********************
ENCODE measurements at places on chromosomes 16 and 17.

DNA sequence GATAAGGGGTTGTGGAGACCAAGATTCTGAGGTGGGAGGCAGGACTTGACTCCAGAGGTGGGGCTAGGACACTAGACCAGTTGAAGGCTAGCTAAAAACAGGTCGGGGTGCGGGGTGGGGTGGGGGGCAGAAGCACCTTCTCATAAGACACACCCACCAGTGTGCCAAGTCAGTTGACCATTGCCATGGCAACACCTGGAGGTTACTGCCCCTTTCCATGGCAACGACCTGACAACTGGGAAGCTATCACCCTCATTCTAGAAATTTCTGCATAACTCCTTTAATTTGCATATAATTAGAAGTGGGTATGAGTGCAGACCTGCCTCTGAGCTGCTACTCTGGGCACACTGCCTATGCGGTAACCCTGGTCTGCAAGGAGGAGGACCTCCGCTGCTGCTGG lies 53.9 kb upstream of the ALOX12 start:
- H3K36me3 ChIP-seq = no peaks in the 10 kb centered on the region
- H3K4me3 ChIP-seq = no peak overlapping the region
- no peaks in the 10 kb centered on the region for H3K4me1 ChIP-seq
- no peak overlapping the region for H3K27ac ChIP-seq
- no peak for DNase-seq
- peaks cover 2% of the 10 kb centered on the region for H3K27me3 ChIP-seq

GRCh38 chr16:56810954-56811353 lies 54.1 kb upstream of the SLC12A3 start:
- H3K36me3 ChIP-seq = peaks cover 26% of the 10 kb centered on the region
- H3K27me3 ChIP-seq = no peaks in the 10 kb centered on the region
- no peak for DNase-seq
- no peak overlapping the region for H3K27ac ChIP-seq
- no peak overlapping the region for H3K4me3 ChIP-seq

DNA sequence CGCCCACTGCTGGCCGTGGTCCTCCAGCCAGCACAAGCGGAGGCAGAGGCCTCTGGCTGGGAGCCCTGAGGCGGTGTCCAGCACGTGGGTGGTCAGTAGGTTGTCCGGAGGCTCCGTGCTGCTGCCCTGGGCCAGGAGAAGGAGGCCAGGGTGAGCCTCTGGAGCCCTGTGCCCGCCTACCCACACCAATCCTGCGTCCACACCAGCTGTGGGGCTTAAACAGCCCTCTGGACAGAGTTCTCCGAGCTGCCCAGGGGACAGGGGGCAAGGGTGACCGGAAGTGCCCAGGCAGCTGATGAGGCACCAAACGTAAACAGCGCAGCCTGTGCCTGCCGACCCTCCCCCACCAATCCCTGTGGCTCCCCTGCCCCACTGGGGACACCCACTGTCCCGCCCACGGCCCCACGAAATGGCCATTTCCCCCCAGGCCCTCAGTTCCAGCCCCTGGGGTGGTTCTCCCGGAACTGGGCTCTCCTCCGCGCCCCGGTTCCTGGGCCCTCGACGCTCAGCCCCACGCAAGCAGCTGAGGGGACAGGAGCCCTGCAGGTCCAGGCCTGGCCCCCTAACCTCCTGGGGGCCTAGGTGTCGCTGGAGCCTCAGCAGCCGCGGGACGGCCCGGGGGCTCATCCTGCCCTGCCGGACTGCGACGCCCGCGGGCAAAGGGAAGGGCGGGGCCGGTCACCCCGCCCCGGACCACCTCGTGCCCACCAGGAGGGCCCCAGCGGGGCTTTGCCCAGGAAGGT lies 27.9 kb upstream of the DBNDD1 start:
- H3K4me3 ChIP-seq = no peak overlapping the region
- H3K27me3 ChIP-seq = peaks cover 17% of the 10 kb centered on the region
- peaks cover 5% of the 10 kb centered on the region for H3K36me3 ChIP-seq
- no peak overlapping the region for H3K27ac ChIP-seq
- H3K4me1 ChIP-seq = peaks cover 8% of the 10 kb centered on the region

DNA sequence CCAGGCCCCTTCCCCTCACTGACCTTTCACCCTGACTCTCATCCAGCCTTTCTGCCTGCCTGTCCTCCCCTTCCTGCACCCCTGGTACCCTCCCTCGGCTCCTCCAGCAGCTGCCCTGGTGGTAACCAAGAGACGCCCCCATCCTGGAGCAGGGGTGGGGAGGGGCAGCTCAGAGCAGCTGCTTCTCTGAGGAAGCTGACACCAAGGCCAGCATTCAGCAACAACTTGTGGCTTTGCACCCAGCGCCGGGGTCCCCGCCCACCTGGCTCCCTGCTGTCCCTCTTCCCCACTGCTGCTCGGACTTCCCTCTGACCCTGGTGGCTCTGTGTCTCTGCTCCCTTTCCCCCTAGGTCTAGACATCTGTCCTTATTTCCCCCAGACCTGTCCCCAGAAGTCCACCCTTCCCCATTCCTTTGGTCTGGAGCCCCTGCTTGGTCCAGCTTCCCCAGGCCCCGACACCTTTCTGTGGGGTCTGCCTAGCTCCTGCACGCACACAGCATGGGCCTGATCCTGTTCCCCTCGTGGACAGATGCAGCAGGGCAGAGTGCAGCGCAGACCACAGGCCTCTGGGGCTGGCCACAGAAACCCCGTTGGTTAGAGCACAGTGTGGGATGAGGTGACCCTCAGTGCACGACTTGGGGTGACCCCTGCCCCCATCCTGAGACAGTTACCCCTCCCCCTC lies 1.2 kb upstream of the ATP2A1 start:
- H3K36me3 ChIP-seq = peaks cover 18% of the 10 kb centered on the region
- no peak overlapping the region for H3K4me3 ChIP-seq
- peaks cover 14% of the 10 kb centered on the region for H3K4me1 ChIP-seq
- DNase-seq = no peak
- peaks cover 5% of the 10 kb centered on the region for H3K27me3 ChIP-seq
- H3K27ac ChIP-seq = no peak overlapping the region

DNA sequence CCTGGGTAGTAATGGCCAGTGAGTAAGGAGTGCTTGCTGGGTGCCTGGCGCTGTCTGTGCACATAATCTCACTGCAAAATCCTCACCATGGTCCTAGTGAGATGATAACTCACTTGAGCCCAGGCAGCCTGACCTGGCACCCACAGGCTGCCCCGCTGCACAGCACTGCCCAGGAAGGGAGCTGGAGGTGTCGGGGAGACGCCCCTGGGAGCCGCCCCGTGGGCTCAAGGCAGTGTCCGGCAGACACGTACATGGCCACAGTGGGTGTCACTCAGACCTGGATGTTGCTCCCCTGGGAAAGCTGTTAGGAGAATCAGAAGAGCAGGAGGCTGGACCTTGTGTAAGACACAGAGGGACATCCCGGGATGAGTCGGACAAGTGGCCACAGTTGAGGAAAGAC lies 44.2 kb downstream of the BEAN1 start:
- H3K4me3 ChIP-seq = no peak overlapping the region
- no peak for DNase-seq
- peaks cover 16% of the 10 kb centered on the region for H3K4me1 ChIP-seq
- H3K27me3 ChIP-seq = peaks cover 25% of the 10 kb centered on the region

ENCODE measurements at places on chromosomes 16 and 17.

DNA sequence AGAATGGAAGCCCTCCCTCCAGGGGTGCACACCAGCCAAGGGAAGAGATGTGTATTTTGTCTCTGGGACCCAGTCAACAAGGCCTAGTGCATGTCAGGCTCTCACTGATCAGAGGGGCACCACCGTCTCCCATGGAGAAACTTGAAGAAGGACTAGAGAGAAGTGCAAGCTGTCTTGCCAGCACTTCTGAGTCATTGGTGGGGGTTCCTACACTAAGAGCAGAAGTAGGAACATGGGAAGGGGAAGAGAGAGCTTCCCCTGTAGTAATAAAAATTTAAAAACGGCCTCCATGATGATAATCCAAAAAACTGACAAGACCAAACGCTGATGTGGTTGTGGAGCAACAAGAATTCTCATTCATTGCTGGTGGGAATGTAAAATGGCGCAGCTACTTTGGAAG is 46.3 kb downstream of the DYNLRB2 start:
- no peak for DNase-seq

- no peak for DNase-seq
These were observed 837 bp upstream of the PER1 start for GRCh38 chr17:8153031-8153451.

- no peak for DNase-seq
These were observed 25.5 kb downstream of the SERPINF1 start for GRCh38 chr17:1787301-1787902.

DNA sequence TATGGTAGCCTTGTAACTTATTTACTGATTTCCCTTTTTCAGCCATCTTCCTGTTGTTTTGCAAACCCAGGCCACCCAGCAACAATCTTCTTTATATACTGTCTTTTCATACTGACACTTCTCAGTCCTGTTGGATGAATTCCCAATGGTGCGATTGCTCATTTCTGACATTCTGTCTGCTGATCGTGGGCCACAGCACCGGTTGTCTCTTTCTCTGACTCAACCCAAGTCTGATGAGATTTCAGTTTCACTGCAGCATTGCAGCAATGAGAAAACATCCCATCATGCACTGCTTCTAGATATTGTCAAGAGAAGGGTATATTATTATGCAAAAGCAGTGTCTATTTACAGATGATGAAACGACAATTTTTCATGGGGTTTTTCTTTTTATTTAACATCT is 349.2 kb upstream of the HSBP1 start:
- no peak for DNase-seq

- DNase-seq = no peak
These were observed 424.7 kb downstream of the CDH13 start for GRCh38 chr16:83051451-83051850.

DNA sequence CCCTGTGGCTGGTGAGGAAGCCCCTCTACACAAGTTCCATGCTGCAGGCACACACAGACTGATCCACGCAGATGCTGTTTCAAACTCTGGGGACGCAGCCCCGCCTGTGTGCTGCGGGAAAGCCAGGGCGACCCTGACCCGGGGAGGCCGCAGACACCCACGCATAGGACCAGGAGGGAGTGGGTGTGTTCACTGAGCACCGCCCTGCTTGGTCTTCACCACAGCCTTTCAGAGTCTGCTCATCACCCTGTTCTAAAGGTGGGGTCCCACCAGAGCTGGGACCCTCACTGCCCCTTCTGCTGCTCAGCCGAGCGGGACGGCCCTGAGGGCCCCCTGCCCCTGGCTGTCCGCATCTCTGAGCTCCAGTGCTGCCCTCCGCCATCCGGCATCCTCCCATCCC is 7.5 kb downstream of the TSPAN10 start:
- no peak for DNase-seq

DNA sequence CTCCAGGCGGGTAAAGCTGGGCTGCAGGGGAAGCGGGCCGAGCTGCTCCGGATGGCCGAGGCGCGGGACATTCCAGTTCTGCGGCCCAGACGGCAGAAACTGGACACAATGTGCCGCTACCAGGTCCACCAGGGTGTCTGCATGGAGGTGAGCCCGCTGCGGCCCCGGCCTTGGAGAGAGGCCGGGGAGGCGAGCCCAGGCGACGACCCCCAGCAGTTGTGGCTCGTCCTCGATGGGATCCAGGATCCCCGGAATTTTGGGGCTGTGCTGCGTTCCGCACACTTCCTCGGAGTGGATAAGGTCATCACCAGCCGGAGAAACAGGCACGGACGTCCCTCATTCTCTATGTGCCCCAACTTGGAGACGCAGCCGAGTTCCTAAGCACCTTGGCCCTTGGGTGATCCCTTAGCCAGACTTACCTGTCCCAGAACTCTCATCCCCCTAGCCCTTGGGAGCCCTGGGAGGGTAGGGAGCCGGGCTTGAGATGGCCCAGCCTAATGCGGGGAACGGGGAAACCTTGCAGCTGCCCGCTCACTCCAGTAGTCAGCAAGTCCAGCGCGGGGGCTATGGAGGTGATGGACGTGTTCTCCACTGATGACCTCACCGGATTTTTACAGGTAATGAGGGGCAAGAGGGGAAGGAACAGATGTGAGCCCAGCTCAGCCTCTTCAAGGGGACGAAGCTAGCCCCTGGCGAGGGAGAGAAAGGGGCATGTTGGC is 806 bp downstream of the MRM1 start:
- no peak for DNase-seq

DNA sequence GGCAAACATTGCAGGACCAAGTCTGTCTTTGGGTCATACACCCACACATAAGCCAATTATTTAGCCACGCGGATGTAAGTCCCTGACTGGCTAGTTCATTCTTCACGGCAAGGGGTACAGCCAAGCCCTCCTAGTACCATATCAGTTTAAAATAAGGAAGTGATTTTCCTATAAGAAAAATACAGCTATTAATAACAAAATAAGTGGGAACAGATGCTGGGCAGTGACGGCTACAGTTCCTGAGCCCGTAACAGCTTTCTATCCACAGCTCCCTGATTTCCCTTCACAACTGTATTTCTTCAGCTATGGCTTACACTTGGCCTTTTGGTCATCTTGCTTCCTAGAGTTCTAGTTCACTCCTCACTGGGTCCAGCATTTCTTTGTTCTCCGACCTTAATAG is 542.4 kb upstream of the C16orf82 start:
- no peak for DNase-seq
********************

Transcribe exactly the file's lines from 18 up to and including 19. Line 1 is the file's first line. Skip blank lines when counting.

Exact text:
- peaks cover 5% of the 10 kb centered on the region for H3K36me3 ChIP-seq
- no peak overlapping the region for H3K27ac ChIP-seq